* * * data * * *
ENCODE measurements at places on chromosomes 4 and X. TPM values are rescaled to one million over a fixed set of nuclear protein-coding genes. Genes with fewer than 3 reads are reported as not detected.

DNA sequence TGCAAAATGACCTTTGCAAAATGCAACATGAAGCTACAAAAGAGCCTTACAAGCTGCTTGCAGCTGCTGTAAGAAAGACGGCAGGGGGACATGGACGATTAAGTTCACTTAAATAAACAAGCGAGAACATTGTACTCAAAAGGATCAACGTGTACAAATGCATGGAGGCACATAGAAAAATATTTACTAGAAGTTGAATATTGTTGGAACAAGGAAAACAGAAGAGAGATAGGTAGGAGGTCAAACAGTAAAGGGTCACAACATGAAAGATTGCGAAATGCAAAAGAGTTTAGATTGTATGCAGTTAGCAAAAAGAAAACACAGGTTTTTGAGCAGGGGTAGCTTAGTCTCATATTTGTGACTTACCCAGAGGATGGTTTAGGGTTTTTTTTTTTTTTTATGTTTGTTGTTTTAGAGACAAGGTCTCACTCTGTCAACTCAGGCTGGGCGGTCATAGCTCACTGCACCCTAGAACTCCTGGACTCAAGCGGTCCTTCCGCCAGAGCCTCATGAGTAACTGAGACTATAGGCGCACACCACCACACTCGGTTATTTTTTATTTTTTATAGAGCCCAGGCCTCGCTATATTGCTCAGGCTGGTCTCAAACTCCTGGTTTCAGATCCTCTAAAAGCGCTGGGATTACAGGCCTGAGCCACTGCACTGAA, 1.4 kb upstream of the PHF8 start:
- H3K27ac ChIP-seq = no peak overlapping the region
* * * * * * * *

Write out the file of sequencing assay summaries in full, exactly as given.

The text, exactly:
ENCODE measurements at places on chromosomes 4 and X. TPM values are rescaled to one million over a fixed set of nuclear protein-coding genes. Genes with fewer than 3 reads are reported as not detected.

DNA sequence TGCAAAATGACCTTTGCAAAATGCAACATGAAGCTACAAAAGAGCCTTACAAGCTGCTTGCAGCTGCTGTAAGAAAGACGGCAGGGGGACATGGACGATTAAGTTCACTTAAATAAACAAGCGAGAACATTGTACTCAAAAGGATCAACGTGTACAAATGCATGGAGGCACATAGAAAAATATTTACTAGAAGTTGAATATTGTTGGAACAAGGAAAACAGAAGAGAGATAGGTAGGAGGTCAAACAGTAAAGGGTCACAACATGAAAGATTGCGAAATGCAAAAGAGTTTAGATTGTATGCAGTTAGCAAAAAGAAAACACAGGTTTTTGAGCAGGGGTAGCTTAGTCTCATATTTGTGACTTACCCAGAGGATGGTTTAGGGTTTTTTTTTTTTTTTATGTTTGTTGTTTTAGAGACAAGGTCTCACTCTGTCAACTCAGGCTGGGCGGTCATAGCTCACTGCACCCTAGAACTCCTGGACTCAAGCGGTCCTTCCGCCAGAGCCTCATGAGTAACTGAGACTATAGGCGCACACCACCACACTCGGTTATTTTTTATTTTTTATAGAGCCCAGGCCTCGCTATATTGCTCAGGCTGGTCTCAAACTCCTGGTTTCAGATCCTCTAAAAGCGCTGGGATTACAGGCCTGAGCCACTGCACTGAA, 1.4 kb upstream of the PHF8 start:
- H3K27ac ChIP-seq = no peak overlapping the region